V. Michael Bove, Jr.
William J. Mitchell
At the core of my work, I am fascinated by the question of how we communicate to others about who we are, and how we interpret the social messages that we receive. And I am deeply interested in the flow of history, and how tides have shifted over decades and centuries, and in particular, in the role that science and technology has played in reshaping how we think.
The online chatroom may seem like a banal place, with its motley crowd of insomniacs flinging non sequiturs across an already almost obsolete interface, yet it contains the basic elements of an extraordinary revolution in human sociability. How do people form impressions of each other in this environment? Conversational software agents are beginning to appear in many online sites; how do people know that they are talking to a fellow human? In this highly constrained world, how do fashions appear, languages evolve, customs arise? Chat, of course, is just one of the many new technologies that is revolutionizing our social world, which includes the self-portraiture of the Weblog and homepage, the extraordinary ubiquity of e-mail and telephony, and the physical-world permeation of sociable robots and augmented humans.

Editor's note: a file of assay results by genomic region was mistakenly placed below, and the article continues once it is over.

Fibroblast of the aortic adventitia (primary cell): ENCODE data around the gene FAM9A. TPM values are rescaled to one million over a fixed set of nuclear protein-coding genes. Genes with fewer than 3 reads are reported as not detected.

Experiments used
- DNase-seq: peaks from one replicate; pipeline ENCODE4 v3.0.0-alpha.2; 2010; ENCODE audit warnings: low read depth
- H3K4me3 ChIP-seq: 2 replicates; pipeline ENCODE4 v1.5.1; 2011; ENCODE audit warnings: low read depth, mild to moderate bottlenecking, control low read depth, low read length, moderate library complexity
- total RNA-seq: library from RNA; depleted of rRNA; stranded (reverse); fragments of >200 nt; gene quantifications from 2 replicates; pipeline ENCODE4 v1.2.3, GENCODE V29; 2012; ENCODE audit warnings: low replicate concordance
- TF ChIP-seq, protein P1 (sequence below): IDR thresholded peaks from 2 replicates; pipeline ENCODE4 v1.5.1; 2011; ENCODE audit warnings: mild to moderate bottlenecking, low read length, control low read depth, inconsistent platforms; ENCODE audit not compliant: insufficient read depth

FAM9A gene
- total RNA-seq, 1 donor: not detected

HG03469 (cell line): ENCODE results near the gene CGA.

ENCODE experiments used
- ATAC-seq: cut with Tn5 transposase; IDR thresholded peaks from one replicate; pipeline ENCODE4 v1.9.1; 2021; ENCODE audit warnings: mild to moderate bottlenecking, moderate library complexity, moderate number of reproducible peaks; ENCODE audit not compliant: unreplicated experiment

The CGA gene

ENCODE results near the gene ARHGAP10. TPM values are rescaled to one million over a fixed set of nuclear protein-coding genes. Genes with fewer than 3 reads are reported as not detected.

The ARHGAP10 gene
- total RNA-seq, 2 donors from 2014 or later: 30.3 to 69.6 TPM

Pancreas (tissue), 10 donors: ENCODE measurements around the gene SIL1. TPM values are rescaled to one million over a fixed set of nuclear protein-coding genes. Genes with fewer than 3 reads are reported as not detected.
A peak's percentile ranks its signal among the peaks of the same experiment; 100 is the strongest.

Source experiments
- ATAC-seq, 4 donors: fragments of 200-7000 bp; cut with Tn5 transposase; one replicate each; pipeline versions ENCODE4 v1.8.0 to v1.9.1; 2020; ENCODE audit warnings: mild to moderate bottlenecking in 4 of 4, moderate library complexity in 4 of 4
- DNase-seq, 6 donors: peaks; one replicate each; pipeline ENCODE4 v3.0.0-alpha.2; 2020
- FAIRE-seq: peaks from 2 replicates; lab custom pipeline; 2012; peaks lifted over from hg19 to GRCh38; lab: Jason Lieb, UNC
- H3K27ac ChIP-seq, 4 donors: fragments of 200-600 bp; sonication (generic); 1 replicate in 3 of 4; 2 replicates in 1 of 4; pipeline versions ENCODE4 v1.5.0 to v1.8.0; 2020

These technologies do not, of course, just happen: they are designed. How they are designed greatly influences how they are used and their impact. The goal of my work is to understand more deeply the social implications of design and to create works that make possible intriguing new situations, forms of communication, and ways of perceiving other human beings.
We are at all times social beings, whether or not we are consciously aware of it. The advent of the online world has given us an unprecedented opportunity to understand this aspect of our "human-ness" by providing us with a laboratory for observing human behavior and the emergence of social norms, aberrations, and rituals. It has also given us the extraordinary opportunity to create a fresh new environment, with new rules, new mores, and eventually, a new sociability.> Full Essay
Favorite childhood toy: early on, probably my toes
|Copyright 2003 MIT Media Laboratory; Image Webb Chappell|